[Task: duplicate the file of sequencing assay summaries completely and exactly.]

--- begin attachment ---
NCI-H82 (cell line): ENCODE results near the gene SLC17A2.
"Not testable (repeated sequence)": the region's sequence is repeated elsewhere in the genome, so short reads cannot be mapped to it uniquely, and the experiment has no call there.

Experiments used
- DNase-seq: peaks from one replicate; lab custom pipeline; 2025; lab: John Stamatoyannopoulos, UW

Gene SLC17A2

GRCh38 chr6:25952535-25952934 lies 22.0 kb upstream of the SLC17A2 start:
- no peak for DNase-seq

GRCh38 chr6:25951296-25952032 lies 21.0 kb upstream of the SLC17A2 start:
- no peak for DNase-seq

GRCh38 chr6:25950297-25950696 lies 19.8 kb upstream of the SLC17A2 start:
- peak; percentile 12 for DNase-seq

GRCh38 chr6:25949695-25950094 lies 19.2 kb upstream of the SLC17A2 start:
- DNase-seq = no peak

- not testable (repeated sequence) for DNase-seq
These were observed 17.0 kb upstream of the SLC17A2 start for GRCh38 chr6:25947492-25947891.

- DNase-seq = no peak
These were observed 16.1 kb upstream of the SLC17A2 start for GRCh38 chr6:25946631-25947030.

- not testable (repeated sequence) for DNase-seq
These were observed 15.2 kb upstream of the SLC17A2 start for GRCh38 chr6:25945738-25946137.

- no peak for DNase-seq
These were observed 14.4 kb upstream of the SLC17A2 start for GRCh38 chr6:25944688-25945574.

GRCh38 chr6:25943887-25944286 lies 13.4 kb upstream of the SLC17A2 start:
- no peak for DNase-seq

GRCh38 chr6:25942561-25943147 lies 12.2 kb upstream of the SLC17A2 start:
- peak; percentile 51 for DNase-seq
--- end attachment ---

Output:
NCI-H82 (cell line): ENCODE results near the gene SLC17A2.
"Not testable (repeated sequence)": the region's sequence is repeated elsewhere in the genome, so short reads cannot be mapped to it uniquely, and the experiment has no call there.

Experiments used
- DNase-seq: peaks from one replicate; lab custom pipeline; 2025; lab: John Stamatoyannopoulos, UW

Gene SLC17A2

GRCh38 chr6:25952535-25952934 lies 22.0 kb upstream of the SLC17A2 start:
- no peak for DNase-seq

GRCh38 chr6:25951296-25952032 lies 21.0 kb upstream of the SLC17A2 start:
- no peak for DNase-seq

GRCh38 chr6:25950297-25950696 lies 19.8 kb upstream of the SLC17A2 start:
- peak; percentile 12 for DNase-seq

GRCh38 chr6:25949695-25950094 lies 19.2 kb upstream of the SLC17A2 start:
- DNase-seq = no peak

- not testable (repeated sequence) for DNase-seq
These were observed 17.0 kb upstream of the SLC17A2 start for GRCh38 chr6:25947492-25947891.

- DNase-seq = no peak
These were observed 16.1 kb upstream of the SLC17A2 start for GRCh38 chr6:25946631-25947030.

- not testable (repeated sequence) for DNase-seq
These were observed 15.2 kb upstream of the SLC17A2 start for GRCh38 chr6:25945738-25946137.

- no peak for DNase-seq
These were observed 14.4 kb upstream of the SLC17A2 start for GRCh38 chr6:25944688-25945574.

GRCh38 chr6:25943887-25944286 lies 13.4 kb upstream of the SLC17A2 start:
- no peak for DNase-seq

GRCh38 chr6:25942561-25943147 lies 12.2 kb upstream of the SLC17A2 start:
- peak; percentile 51 for DNase-seq